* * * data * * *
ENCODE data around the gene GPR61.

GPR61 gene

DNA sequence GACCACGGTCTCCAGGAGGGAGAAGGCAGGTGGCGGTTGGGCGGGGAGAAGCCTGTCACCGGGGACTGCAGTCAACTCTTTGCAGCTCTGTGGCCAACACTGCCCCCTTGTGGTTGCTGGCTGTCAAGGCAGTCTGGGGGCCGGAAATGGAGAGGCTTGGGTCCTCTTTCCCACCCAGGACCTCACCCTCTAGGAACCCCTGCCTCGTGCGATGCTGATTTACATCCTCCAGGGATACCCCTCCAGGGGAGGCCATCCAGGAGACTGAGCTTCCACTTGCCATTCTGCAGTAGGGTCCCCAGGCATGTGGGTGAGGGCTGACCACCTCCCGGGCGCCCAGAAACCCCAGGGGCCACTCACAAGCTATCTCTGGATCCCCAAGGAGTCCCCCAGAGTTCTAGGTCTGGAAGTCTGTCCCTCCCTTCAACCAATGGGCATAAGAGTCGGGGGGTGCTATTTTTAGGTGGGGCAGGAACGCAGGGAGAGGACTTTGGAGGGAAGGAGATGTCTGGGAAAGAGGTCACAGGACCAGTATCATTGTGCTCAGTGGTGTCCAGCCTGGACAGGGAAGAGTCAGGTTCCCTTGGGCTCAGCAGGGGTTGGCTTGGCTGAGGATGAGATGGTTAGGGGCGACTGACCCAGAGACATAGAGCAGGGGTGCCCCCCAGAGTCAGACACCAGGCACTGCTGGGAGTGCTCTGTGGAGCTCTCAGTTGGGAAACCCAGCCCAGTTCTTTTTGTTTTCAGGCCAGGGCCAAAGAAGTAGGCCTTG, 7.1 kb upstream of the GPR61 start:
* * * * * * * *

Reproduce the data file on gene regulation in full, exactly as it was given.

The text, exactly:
ENCODE data around the gene GPR61.

GPR61 gene

DNA sequence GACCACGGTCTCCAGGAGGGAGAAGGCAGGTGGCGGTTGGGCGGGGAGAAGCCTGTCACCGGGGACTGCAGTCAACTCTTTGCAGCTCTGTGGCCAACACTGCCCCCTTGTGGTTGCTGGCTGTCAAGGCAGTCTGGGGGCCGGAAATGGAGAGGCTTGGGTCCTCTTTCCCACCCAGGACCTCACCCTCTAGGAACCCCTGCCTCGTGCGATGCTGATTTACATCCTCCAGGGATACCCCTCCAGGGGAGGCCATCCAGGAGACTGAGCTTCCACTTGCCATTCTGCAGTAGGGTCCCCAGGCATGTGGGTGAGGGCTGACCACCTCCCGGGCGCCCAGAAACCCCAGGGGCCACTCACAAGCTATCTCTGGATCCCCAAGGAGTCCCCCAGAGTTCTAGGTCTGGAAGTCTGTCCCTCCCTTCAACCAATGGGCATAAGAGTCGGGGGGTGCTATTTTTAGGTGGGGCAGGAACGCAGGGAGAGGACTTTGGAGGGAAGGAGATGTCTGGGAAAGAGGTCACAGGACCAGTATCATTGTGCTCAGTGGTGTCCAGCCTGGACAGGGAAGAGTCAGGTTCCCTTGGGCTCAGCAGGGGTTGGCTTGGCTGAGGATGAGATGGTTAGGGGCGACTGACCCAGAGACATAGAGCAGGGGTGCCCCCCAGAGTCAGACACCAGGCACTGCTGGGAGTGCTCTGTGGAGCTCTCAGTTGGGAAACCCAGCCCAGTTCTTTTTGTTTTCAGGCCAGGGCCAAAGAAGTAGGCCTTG, 7.1 kb upstream of the GPR61 start: